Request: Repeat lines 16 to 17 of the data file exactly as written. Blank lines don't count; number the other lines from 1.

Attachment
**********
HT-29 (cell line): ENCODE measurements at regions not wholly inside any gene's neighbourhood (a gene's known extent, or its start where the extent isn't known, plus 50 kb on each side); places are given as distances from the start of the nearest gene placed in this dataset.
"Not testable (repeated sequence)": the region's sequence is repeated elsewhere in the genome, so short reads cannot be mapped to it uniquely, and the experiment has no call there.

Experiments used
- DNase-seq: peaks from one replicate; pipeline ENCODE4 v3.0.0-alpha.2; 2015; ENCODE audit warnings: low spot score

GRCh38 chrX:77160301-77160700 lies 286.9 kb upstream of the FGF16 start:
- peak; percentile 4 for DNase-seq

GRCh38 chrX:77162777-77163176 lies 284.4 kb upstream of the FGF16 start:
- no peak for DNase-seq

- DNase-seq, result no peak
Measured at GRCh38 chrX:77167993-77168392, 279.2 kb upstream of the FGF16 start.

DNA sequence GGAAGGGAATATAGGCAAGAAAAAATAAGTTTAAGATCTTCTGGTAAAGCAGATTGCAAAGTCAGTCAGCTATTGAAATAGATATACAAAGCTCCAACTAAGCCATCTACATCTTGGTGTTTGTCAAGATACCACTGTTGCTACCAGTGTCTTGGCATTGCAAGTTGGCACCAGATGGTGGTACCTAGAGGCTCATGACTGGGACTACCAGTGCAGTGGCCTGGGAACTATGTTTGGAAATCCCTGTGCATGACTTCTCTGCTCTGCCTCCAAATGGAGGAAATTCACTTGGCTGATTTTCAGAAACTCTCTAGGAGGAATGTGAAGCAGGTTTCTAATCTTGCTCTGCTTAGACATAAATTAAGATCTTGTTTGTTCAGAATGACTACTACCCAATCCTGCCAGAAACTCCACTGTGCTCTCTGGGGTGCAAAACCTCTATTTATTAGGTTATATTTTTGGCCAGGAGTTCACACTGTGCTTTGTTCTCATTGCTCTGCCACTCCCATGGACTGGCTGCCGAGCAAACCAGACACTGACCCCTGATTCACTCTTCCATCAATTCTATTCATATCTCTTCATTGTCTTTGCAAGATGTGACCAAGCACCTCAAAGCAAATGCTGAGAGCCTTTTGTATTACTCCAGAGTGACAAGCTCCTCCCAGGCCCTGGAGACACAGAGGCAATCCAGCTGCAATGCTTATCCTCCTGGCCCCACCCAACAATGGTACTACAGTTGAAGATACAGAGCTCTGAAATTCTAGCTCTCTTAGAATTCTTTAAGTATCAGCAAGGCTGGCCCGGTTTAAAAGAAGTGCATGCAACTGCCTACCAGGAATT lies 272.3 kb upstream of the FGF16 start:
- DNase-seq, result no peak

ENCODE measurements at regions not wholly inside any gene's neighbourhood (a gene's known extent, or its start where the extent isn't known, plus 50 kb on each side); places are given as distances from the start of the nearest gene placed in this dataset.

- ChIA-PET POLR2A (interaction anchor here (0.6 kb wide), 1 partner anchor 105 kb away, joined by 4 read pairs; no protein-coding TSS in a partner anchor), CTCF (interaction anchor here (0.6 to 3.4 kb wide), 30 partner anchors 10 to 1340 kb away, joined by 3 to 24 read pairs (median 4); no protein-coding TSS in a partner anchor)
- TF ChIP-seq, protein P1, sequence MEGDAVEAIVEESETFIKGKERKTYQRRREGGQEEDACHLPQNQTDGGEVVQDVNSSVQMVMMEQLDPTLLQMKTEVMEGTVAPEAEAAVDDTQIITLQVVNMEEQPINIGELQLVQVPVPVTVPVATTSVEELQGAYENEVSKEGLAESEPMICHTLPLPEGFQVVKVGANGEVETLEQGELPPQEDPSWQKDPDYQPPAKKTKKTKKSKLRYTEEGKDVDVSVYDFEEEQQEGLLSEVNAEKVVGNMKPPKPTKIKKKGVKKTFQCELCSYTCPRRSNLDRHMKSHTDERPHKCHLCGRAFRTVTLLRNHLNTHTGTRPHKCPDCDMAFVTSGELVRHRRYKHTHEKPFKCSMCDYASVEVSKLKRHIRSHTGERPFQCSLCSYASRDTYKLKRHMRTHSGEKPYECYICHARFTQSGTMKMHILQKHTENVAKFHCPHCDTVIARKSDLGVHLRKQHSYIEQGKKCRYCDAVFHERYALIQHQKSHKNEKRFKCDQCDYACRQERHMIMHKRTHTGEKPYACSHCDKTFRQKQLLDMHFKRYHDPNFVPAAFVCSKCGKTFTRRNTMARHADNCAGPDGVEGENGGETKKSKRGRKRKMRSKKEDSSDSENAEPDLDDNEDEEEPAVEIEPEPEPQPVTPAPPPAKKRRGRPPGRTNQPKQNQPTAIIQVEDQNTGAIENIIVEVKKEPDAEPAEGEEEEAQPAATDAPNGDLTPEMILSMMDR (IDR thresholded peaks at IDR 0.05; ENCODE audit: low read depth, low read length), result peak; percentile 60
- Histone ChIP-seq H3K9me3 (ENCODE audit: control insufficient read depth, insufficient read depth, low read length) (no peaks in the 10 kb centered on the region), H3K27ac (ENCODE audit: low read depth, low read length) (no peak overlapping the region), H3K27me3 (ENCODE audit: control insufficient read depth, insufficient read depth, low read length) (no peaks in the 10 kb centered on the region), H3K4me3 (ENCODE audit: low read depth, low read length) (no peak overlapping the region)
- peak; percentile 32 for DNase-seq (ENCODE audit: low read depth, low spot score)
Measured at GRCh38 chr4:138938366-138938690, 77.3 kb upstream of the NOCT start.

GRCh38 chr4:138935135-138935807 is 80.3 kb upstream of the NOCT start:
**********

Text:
- Histone ChIP-seq H3K9me3 (ENCODE audit: control insufficient read depth, insufficient read depth, low read length) (no peaks in the 10 kb centered on the region), H3K27ac (ENCODE audit: low read depth, low read length) (no peak overlapping the region), H3K27me3 (ENCODE audit: control insufficient read depth, insufficient read depth, low read length) (no peaks in the 10 kb centered on the region), H3K4me3 (ENCODE audit: low read depth, low read length) (no peak overlapping the region)
- peak; percentile 32 for DNase-seq (ENCODE audit: low read depth, low spot score)